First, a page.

I’m here to tell you that in an age of doing more with less – or in some cases, less with less – work/life balance is a myth.
We hear a lot these days about achieving work/life balance. I’m here to tell you that in an age of doing more with less – or in some cases, less with less – work/life balance is a myth. If you’re a leader in a demanding job, you’re about as likely to find it as you are a purple unicorn. And I don’t believe in purple unicorns.
When people talk about work/life balance, I think of the Flying Wallendas, whose members tempt fate by walking a tightrope suspended across Niagara Falls or between buildings high above the earth. They have balance, hopefully, for a few brief moments in time. When they make it to the other side, that experience of balance ends.
The quest for work/life balance is a little bit like that. You might experience it ever so briefly and then it ends. Like the Flying Wallendas, it might be months or years before you experience that feeling of balance again.
So, that’s the reality I’m offering. Is there any hope? I think there is.
Instead of chasing that purple unicorn of work/life balance, what if you thought about it as establishing a work/life rhythm? That works for me and a lot of my clients. By seeking a rhythm, you acknowledge there are times when the pace is much more oriented to work and there are the times when the counterpoints of the other aspects of your life come to the fore. Shifting from the mindset of balance to the mindset of rhythm allows you to take the pressure off. You have permission to quit seeking that holy grail of perfect balance.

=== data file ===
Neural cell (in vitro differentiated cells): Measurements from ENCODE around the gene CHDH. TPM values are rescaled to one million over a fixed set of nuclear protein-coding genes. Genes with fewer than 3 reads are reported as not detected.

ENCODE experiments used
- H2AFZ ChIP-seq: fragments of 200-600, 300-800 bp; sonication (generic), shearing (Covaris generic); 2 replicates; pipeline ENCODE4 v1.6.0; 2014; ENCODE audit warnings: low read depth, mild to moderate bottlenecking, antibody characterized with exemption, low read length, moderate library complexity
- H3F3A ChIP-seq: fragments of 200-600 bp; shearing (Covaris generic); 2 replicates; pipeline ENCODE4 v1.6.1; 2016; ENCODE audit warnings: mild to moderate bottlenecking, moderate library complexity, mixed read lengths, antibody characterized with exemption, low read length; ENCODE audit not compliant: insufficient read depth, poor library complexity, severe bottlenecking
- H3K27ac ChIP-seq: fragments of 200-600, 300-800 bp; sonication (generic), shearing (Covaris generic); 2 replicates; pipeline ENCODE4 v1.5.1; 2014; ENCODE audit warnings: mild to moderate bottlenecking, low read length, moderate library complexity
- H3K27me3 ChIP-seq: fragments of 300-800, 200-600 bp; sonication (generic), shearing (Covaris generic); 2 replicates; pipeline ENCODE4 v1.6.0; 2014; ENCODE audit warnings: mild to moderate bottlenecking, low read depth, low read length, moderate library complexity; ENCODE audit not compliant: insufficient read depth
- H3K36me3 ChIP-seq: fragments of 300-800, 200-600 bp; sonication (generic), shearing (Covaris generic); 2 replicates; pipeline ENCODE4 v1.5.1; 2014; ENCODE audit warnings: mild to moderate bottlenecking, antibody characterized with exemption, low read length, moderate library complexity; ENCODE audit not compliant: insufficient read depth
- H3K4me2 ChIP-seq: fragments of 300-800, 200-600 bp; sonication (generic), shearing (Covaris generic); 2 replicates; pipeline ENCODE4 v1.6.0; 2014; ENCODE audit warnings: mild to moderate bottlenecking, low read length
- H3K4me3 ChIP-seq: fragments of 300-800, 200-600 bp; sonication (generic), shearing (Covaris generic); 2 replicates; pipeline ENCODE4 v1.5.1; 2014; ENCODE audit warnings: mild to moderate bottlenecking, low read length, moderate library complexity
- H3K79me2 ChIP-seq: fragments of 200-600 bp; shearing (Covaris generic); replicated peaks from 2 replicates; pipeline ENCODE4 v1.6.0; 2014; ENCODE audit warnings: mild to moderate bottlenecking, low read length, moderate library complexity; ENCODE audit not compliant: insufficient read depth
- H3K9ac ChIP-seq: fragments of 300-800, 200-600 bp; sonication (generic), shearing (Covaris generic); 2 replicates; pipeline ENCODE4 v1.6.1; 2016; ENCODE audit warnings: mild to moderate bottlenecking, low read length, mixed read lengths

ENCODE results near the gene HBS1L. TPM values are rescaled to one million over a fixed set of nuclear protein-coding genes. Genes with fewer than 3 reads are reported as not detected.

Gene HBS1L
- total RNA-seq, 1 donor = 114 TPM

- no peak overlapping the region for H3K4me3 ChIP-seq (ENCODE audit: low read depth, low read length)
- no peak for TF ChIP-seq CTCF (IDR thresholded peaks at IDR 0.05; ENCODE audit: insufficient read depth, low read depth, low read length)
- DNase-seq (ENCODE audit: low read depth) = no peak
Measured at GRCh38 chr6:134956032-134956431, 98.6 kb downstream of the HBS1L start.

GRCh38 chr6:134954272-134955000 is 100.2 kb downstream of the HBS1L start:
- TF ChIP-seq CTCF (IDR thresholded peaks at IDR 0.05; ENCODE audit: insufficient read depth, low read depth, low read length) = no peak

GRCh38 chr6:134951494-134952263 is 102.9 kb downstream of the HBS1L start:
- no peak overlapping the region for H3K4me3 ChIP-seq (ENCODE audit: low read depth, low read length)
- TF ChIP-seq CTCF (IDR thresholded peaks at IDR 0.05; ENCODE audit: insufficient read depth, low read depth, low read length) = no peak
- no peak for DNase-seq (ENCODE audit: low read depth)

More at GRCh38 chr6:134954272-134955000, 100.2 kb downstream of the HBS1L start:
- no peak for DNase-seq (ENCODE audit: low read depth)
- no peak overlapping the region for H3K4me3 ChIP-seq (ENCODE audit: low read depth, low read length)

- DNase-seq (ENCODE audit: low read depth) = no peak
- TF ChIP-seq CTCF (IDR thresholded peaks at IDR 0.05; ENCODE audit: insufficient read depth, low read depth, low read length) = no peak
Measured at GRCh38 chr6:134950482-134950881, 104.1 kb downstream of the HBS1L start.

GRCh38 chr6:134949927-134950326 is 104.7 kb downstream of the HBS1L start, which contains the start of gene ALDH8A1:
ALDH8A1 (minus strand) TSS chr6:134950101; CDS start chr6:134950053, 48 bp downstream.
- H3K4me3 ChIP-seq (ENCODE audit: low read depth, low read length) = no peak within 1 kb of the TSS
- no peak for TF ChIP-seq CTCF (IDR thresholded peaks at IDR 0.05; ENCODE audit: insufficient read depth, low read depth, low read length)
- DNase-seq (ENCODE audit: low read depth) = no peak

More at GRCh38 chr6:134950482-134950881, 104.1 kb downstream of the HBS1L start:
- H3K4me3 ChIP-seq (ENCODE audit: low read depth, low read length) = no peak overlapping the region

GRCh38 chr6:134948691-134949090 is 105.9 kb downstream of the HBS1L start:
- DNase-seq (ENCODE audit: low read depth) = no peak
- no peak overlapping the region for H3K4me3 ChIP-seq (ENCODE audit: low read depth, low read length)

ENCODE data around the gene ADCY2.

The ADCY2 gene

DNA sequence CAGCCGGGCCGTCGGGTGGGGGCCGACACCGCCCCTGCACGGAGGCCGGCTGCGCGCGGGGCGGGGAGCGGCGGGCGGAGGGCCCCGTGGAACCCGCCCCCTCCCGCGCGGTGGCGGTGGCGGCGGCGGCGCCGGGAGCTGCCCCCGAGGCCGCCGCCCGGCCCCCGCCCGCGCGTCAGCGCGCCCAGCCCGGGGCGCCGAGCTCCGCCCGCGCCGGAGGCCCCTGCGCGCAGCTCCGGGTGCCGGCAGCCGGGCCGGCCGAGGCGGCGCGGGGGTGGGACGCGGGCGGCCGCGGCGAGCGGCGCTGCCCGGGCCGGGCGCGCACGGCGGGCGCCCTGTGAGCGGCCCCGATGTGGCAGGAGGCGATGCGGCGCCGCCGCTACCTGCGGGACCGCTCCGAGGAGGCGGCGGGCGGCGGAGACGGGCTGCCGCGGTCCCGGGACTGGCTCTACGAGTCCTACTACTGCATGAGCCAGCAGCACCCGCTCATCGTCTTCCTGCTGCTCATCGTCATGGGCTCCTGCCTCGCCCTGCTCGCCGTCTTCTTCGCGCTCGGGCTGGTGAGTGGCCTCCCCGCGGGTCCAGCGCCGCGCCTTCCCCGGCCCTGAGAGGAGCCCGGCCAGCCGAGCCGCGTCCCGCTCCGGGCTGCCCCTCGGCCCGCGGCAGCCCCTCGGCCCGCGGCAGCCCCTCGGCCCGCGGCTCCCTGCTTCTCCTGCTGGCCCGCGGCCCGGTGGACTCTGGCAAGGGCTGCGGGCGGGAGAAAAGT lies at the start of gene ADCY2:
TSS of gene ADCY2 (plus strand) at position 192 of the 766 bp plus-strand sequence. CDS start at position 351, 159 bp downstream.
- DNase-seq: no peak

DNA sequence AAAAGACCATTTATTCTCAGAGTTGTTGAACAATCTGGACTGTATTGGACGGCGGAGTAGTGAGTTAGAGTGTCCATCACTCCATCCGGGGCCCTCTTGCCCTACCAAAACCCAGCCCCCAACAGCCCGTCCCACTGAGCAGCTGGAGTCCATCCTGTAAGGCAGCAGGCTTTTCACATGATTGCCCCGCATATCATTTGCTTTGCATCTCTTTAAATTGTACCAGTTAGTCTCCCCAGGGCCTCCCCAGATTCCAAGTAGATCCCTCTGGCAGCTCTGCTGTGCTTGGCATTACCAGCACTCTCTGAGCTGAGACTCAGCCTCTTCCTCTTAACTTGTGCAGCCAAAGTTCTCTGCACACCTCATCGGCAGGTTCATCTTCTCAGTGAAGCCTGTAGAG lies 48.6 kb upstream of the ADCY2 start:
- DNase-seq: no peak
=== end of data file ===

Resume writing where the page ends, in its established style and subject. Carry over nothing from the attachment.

Instead, you recognize all of the factors that come together to create the rhythm of your life – your life at work, your life at home, your life in your community. You identify and act on the simple routines that support the outcomes you’re looking for in those three arenas of life. They’re the routines that keep you physically strong, mentally acute, relationally healthy and spiritually grounded.
You then give yourself permission to not try to do all of that at once. You understand that some days or weeks are more about work and then home comes back around. You may miss a workout or have to postpone that lunch but when you make it up you’re fully present and in the moment. When you allow your rhythm to shift from one important element of your life to the other you can enjoy it for what it is and can get off that tightrope called work/life balance.
What do you think? Is it possible to achieve balance or is it more about establishing a rhythm? Or is it something else? What’s working for you?